Royal Court Theatre Downstairs
As Vera Liber explained last week when she reviewed The President Has Come to See You, Vicky Featherstone is inaugurating her reign at the Royal Court with a free-form experiment in theatre making under the title Open Court Season.
This features six plays in as many weeks plus the novelty of "Surprise Theatre" to keep audiences and actors on their toes.
We have been warned not to expect too much from this programme, as lack of rehearsal time is part of the charm of a scratch festival.
This ethos harks back to a series of theatrical traditions of which two seem most relevant. For years, the staple for most actors was weekly rep, acting in new plays (and possibly locations) every week so that they would spend their lives performing one play in the evenings and learning lines / rehearsing one or more in the daytime.
There was a general view that this made for fully-rounded stage performers, who became the envy of the world.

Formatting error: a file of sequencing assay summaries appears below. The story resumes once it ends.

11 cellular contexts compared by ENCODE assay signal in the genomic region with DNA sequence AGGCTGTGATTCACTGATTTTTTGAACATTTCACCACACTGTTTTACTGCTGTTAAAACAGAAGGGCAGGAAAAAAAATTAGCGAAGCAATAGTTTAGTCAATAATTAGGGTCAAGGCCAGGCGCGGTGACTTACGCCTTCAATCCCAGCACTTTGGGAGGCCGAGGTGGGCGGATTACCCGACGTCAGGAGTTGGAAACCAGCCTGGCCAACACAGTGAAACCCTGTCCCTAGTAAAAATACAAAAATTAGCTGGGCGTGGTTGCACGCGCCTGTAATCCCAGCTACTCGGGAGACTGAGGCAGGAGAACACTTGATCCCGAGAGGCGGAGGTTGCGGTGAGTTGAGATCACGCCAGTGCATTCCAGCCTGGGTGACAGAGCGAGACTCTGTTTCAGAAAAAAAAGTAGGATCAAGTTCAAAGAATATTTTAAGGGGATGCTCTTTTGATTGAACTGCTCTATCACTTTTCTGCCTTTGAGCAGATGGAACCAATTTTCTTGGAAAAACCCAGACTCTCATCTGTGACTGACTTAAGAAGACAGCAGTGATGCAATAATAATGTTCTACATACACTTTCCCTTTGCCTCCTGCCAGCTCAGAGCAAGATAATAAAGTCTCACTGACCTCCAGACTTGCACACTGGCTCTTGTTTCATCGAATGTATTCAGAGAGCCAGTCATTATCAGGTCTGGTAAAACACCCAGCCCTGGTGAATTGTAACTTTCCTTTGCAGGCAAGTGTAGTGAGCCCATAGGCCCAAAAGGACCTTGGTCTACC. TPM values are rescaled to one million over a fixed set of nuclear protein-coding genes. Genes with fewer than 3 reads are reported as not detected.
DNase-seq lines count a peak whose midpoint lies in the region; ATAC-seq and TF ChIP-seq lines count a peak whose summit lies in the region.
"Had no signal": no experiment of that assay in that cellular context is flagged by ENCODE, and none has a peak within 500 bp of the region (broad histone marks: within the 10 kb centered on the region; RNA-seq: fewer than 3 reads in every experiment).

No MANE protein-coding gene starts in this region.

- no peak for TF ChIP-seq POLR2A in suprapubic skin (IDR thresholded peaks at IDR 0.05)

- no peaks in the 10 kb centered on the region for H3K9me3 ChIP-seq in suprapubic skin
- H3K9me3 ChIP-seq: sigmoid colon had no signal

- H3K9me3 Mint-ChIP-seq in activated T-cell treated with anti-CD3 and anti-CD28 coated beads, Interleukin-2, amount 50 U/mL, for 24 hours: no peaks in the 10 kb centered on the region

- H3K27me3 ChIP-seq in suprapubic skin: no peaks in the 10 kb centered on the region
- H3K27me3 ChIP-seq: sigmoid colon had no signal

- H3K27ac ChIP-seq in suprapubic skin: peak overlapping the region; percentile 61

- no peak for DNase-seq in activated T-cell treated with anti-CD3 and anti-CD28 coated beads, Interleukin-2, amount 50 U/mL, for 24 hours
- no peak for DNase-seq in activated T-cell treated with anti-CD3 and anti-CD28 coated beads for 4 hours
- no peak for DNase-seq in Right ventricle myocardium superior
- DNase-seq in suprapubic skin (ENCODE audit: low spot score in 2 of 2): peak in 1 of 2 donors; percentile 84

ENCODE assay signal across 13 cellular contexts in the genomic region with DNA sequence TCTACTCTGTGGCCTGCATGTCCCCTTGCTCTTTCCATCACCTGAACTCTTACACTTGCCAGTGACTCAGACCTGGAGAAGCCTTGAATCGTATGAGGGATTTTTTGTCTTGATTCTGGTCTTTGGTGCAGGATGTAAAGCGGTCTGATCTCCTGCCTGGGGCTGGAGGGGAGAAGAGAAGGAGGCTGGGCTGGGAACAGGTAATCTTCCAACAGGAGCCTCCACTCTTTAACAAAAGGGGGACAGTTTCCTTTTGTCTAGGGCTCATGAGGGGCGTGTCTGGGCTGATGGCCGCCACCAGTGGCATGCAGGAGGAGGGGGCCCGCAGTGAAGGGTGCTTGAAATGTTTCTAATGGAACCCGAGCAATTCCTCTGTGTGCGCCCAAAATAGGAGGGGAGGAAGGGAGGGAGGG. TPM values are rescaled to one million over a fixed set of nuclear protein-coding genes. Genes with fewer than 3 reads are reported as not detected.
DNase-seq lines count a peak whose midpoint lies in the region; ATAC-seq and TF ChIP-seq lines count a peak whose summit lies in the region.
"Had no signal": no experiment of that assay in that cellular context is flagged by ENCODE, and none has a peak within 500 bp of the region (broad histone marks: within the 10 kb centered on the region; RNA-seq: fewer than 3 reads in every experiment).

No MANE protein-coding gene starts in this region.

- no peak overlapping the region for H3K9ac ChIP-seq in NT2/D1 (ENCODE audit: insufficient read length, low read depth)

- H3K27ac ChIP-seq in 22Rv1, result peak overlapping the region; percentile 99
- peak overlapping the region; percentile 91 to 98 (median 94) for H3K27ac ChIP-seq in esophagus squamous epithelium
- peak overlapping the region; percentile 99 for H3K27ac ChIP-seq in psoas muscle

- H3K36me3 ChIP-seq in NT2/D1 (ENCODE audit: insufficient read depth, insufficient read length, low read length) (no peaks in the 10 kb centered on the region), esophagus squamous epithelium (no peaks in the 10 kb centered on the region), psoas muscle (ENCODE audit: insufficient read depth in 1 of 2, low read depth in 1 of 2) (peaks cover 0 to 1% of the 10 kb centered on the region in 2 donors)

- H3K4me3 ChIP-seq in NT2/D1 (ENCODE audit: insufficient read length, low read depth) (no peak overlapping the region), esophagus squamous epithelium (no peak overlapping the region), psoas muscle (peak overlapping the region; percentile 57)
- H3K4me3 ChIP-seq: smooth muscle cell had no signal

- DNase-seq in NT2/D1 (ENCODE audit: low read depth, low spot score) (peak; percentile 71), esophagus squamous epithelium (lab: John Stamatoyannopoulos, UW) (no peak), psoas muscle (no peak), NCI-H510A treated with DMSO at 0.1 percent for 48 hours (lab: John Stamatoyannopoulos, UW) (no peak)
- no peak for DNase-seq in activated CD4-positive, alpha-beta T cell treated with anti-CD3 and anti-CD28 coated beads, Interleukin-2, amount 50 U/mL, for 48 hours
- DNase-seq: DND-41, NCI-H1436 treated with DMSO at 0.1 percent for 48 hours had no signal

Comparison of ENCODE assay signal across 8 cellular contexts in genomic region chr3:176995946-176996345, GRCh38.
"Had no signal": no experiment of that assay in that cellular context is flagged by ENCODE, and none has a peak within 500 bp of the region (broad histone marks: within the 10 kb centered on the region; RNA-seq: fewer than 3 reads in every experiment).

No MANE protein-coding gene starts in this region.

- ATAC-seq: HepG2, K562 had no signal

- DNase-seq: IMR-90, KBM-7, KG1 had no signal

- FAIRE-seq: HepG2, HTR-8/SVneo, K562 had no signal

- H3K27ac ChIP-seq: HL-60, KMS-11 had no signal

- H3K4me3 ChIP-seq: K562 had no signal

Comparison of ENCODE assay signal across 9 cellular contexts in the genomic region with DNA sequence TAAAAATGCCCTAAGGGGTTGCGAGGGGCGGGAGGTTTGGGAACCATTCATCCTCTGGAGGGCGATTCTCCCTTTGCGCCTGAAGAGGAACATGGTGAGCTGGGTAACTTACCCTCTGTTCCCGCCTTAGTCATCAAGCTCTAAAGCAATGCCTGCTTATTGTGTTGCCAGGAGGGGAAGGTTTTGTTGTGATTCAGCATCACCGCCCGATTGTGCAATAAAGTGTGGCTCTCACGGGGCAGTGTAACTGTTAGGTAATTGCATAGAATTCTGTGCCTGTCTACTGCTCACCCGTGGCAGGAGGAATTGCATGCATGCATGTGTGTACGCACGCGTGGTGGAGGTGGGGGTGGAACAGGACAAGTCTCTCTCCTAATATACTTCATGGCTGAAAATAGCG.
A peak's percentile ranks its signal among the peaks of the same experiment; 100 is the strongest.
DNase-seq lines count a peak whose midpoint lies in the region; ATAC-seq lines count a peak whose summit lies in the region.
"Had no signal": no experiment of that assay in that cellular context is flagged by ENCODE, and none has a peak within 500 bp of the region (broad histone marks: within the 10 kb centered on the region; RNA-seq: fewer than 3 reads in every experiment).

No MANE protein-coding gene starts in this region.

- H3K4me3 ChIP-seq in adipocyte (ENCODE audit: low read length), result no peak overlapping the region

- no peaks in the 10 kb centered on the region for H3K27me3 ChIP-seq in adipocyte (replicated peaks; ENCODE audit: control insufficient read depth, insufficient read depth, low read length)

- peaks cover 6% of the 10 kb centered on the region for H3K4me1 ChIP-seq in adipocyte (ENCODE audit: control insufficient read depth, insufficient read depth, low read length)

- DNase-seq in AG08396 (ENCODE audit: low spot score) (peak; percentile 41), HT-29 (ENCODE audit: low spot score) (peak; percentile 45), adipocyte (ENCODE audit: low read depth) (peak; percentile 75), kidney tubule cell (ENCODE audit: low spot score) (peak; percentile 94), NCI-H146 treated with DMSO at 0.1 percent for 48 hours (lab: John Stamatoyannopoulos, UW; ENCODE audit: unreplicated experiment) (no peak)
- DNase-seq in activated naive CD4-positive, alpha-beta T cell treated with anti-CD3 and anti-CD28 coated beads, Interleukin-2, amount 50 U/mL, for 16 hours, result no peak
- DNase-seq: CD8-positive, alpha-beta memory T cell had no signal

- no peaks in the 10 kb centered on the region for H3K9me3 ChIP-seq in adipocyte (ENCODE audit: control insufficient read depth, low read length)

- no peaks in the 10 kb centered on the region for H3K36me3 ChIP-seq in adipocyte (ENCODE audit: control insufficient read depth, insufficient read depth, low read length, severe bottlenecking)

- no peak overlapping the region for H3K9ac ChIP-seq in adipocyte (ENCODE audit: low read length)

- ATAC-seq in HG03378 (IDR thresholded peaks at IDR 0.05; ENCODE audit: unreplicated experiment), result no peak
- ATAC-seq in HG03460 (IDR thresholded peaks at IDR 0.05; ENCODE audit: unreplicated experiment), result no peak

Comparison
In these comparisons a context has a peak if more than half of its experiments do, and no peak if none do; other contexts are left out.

Secondly, in its early days, the Royal Court, along with a number of other theatres would get around the censorship laws by delivering one-off Sunday night productions to club audiences. These became the launchpads for many famous playwrights.
New York-based Lucas Hnath's Death Tax does not feel fully-developed yet but is graced by a choice quartet of actors, Anne Calder-Marshall, Natasha Gordon, Siobhan Redmond and Sam Troughton, under the direction of the venue's new Associate Director imported from the National Theatre of Scotland, John Tiffany.
Six characters explore the impending problems that an ageing population will inevitably create, from a comic, American perspective.
The trigger is bedridden, octogenarian Maxine's neurotic fear that her equally neurotic daughter wants to do her in by the US tax year-end of 31 December, in order to enhance her inheritance.
This leads to a series of alliances and dishonesties, as the idea is investigated from a variety of angles, generally to derive laughter but sometimes, thought.
The ins and outs of the old lady's aches, pains and neuroses are viewed through the filter of her Haitian nurse Tina, a real character in her own right, struggling to fund a tug of love battle with her ex-husband.
As well as entertaining, the season has also been set up in order to prove that theatre can become exciting and dangerous in its own right, as well as for the stories that it presents. It will also herald a new era at the new writing theatre.
Reviewer: Philip Fisher